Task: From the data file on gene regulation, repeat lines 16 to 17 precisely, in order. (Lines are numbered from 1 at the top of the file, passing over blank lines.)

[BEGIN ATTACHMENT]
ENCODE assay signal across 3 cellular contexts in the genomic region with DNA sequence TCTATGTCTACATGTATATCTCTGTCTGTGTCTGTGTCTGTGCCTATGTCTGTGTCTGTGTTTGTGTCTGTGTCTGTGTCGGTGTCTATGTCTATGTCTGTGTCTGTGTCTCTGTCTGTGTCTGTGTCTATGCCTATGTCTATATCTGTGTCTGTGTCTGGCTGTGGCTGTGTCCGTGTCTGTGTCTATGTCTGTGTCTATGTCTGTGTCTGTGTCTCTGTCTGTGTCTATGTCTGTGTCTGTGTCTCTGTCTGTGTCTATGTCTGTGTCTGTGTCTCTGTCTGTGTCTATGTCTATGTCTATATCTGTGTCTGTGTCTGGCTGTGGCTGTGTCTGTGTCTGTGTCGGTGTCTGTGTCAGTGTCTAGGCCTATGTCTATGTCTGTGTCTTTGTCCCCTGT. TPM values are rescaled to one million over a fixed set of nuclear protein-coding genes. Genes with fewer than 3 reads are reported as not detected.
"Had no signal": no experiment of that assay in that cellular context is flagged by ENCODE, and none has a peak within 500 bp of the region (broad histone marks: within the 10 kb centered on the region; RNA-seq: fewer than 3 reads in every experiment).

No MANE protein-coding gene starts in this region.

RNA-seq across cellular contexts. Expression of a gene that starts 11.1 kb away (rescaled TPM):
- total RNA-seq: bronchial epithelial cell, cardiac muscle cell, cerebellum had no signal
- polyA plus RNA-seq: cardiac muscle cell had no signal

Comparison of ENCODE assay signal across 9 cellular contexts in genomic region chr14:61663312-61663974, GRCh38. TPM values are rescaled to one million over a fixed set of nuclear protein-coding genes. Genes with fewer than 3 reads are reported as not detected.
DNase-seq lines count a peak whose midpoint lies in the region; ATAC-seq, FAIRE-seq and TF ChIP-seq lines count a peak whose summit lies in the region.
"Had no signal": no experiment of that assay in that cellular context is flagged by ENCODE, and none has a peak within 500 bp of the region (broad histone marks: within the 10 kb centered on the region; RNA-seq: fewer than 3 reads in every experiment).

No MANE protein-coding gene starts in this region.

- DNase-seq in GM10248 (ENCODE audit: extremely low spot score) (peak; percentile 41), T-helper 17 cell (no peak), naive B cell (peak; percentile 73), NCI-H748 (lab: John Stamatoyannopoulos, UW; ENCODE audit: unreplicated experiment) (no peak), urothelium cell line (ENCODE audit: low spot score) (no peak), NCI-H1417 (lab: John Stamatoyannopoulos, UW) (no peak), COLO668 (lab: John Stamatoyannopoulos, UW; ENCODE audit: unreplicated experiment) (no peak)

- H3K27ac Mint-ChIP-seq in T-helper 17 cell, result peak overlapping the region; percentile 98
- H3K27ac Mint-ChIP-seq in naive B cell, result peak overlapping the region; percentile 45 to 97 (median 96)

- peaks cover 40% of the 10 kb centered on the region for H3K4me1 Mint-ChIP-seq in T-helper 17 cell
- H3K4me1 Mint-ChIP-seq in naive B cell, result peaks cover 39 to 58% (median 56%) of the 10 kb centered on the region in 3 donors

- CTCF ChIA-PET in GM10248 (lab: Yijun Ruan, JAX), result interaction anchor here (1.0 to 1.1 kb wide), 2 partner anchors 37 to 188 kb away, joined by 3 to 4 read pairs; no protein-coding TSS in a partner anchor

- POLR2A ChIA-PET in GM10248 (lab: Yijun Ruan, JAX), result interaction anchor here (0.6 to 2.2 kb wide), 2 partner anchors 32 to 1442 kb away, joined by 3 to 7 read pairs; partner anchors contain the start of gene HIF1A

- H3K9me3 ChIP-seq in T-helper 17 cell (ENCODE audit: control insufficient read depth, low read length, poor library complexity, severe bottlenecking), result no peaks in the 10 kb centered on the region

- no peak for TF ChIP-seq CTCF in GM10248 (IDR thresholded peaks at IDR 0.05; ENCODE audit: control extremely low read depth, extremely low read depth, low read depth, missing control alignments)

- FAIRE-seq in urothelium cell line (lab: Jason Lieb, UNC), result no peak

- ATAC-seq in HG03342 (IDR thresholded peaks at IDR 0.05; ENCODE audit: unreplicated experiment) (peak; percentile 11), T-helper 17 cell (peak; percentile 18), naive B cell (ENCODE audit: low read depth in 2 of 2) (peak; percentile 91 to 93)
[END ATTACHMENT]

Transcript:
- CTCF ChIA-PET in GM10248 (lab: Yijun Ruan, JAX), result interaction anchor here (1.0 to 1.1 kb wide), 2 partner anchors 37 to 188 kb away, joined by 3 to 4 read pairs; no protein-coding TSS in a partner anchor

- POLR2A ChIA-PET in GM10248 (lab: Yijun Ruan, JAX), result interaction anchor here (0.6 to 2.2 kb wide), 2 partner anchors 32 to 1442 kb away, joined by 3 to 7 read pairs; partner anchors contain the start of gene HIF1A